General: Pentagon Hesitated On Sending Guard To Capitol Riot
WASHINGTON — The Defense Department took more than three hours to dispatch the National Guard to the deadly riot at the U.S. Capitol despite a frantic request for reinforcement from police, according to testimony Wednesday that added to the finger-pointing about the government response.
Maj. Gen. William Walker, commanding general of the District of Columbia National Guard, told senators that the then-chief of the Capitol Police requested military support in a 1:49 p.m. call, but the Defense Department's approval for that support was not relayed to him until after 5 p.m., according to prepared testimony. Guard troops who had been waiting on buses were then rushed to the Capitol.
That delay stood in contrast to the immediate approval for National Guard support granted in response to the civil unrest that roiled American cities last spring as an outgrowth of racial justice protests, Walker said.
As local officials pleaded for help, Army officials raised concerns about the optics of a substantial National Guard presence at the Capitol, he said.
"The Army senior leadership" expressed to officials on the call "that it would not be their best military advice to have uniformed Guardsmen on the Capitol," Walker said.
Meanwhile, the Capitol Police disclosed the existence of intelligence of a "possible plot" by a militia group to breach the U.S. Capitol on Thursday. The revelation, coming as the acting police chief was testifying before a House subcommittee, differed from an earlier advisory from the House sergeant-at-arms that said Capitol Police had "no indication that groups will travel to Washington D.C. to protest or commit acts of violence."
The Senate hearing is the second about what went wrong on Jan. 6, with national security officials face questions about missed intelligence and botched efforts to quickly gather National Guard troops that day as a violent mob laid siege to the U.S. Capitol. Even as Walker detailed the National Guard delay, another military official noted that local officials in Washington had said days earlier that no such support was needed.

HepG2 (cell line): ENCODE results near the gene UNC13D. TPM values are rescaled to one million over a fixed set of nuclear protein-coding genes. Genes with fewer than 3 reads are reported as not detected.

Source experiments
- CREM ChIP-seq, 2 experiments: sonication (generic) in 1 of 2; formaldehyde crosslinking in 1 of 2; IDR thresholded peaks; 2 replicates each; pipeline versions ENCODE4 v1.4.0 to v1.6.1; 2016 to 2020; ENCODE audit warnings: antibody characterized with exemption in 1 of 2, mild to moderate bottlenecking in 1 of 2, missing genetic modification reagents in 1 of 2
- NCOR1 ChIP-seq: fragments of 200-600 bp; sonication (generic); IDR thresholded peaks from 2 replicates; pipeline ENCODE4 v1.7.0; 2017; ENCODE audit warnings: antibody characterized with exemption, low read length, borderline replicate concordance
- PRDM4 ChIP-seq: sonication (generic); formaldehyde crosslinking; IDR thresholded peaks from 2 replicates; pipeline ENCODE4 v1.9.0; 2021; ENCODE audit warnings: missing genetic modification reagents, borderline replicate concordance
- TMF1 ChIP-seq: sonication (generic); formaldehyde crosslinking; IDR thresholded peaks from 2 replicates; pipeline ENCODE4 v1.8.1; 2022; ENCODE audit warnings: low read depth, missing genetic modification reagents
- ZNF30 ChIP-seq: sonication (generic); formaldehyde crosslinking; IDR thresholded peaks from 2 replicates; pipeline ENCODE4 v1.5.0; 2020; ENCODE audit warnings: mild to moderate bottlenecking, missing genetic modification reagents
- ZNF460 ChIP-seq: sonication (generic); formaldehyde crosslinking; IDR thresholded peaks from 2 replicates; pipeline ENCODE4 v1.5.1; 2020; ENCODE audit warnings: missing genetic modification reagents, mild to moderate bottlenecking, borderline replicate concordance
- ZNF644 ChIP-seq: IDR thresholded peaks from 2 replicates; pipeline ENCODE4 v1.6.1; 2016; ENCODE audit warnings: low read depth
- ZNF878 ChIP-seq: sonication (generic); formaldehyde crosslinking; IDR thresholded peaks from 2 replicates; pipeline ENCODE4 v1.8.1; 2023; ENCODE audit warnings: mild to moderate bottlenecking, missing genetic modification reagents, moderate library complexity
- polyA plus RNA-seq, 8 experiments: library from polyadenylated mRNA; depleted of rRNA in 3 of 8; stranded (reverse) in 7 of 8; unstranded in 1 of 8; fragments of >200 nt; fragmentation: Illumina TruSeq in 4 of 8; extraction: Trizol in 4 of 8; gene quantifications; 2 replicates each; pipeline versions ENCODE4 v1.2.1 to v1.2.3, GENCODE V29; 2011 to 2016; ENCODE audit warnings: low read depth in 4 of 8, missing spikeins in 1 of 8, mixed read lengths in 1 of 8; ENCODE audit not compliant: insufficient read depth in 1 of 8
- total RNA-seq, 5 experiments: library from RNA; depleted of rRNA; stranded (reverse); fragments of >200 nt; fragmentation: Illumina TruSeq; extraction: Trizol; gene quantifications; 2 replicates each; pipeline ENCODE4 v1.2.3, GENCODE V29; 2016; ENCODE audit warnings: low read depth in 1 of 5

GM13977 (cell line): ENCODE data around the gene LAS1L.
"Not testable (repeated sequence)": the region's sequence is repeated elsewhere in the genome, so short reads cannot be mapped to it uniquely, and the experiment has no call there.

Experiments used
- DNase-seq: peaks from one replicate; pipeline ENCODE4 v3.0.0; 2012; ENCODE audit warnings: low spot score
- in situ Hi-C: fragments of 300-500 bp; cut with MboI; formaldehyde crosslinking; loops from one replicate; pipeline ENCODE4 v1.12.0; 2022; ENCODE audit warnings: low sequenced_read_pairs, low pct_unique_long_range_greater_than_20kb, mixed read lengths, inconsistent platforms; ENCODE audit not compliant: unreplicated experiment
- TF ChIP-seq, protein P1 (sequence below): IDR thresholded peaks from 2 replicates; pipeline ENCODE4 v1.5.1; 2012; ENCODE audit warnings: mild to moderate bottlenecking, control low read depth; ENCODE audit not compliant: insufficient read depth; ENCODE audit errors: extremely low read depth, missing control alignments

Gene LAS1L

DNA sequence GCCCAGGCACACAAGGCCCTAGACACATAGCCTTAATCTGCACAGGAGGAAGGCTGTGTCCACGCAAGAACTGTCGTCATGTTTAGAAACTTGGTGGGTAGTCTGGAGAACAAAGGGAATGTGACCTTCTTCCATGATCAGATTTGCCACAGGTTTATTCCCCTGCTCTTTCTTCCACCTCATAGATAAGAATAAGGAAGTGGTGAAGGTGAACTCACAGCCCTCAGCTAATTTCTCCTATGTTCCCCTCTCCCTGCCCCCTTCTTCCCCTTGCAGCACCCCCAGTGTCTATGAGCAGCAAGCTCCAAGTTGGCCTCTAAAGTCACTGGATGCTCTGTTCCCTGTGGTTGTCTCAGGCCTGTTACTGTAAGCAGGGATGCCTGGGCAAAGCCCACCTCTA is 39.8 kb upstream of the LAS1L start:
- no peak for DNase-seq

Senators were eager to grill officials from the Pentagon, the National Guard and the Justice and Homeland Security departments about their preparations for that day. Supporters of then-President Donald Trump had talked online, in some cases openly, about gathering in Washington that day and interrupting the electoral count.
At a hearing last week, officials who were in charge of security at the Capitol blamed one another as well as federal law enforcement for their own lack of preparation as hundreds of rioters descended on the building, easily breached the security perimeter and eventually broke into the Capitol. Five people died as a result of the rioting.
So far, lawmakers conducting investigations have focused on failed efforts to gather and share intelligence about the insurrectionists' planning before Jan. 6 and on the deliberations among officials about whether and when to call National Guard troops to protect Congress.
The officials at the hearing last week, including ousted Capitol Police Chief Steven Sund, gave conflicting accounts of those negotiations. Robert Contee, the acting chief of police for the Metropolitan Police Department, told senators he was "stunned" over the delayed response and said Sund was pleading with Army officials to deploy National Guard troops as the rioting rapidly escalated.